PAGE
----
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Three essays discuss management theory and the pharmaceutical industry.
In a dual-class share structure, one class of common stock typically has more votes per share than the other, but both classes have equal or similar cash flow rights per share. While this dual-class structure is likely to entrench management, it potentially reduces capital market pressures on managers thereby reducing the need for managers to manipulate earnings. In this study, I compare the earnings management behavior among dual-class firms relative to a matched sample of single-class firms.
A growing number of industries are adopting advanced decision support tools to optimize their revenues. One of the main challenges in the area of revenue management is the ability to account for the underlying uncertainty associated with the demand, e.g., the sensitivity of customers to changes in prices. Most of the literature focuses on cases where the demand model is known and the only uncertainty considered is that associated with random realizations of the demand itself.
In the first chapter of this dissertation, joint with Mikhail Chernov, we use evidence from the term structure of inflation expectations implicit in the nominal yields and survey forecasts of inflation to address the question of whether or not monetary policy is effective. We construct a model that accommodates forecasts over multiple horizons from multiple surveys and Treasury yields by allowing for differences between risk-neutral, subjective, and objective probability measures.
This dissertation examines the relation between business groups, corporate innovation, and financial development. The first chapter studies the effect of business group affiliation on innovation. Using unique data on patents and group affiliation for European firms, we find that business groups foster the scale and novelty of corporate innovation. Group affiliation is particularly important in industries that rely more on external finance and have a higher degree of information asymmetry. We also find that the innovation of affiliates is less sensitive to operating cash flows.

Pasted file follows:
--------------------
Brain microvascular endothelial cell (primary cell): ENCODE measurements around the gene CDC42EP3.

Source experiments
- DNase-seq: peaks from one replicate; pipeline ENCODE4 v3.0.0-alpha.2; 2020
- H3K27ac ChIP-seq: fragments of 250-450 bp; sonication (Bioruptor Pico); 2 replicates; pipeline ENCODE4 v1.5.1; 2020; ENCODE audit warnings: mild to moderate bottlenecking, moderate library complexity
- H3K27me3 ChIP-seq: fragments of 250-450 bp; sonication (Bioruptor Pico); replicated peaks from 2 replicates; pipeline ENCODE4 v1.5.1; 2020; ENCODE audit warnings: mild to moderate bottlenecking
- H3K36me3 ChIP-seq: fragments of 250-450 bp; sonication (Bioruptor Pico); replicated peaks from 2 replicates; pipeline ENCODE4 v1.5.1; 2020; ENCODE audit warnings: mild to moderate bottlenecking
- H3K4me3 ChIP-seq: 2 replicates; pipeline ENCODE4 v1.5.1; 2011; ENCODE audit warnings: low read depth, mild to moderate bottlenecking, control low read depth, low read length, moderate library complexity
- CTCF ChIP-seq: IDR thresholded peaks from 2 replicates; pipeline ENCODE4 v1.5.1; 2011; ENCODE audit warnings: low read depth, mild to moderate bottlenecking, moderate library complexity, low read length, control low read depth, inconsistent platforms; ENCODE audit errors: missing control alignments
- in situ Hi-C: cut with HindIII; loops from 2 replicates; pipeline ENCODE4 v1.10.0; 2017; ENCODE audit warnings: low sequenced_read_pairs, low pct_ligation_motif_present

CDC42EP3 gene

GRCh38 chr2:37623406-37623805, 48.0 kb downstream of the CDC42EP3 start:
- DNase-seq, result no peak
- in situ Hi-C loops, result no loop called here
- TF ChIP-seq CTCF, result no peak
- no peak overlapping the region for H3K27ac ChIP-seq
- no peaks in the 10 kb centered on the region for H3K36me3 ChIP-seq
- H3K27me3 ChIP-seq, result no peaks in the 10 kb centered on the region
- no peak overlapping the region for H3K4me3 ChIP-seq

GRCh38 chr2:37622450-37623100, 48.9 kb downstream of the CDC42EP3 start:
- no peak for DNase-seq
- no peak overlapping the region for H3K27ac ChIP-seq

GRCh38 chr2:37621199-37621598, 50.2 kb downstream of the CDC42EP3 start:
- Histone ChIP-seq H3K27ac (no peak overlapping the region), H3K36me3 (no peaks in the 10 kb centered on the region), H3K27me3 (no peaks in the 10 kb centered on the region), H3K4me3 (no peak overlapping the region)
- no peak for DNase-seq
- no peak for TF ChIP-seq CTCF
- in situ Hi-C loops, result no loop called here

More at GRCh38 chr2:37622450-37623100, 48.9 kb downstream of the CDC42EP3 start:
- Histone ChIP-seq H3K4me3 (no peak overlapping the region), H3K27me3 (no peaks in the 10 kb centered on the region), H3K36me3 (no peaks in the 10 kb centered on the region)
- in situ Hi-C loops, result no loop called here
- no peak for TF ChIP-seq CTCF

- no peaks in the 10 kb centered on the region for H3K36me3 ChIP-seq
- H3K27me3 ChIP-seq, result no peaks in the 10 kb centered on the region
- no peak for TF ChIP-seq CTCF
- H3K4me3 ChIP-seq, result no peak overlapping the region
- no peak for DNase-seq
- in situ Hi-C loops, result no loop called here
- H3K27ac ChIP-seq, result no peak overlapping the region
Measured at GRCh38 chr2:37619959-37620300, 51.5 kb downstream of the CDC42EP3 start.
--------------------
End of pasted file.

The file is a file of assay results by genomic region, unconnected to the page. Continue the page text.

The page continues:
The first chapter of this dissertation examines continuous-time one-factor and two-factor stochastic volatility models incorporating jumps in returns and volatility using jointly the time-series of returns and option prices on S&P 500 from 1986 to 2006. The goal of the paper is to examine the time-series of option prices. The second paper, joint with Michael Johannes, Arthur Korteweg, and Nick Polson, provides a study of the underlying structure of common asset pricing factors that are pervasively used in models of the cross-section of equity returns.
Managers today often try to engage employees by giving them more freedom and flexibility at work. One simple yet powerful way to do so is to give them choice, i.e., the selection of one or more options out of multiple available alternatives. However, choice as a tactic in granting employees work flexibility is seldom explicitly studied in organizational research. In this dissertation, I investigate how choice givers are perceived in terms of leadership and trust when they offer different degree of choice to others.
This first essay develops a framework for understanding the impact of macro announcements on Treasury bond prices and Treasury bond options. Scheduled macro news increases the return volatility several times compared to days without announcements. I build a model that incorporates these announcement effects and use it to develop an estimation procedure to measure the ex-ante volatility of bond prices on announcement days using option prices. This paper advances the literature by introducing ex-ante estimators which had previously focused on the ex-post effects.
The issue of accounting quality and stock exchange competition is currently under extensive debate, since the U.S. exchanges are facing significant challenges from abroad. Investors claim that SOX has a chilling effect in the U.S. cross-listing markets and that the U.S. is losing valuable listings. A counter-argument is that SOX is ensuring standards, protecting U.S. investors and maintaining the integrity of U.S. cross-listings. To test this, I compare the characteristics of accounting data for foreign firms that cross-list in U.S.
This dissertation contributes to an understudied area in organizational change research: the effects of managers' affective expressions on employee responses to change. I build upon the psychological literature on resilience and the organizational literatures on affect and change to develop hypotheses based on the premise that resilient responses to change may be the result of social processes in addition to purely individual ones.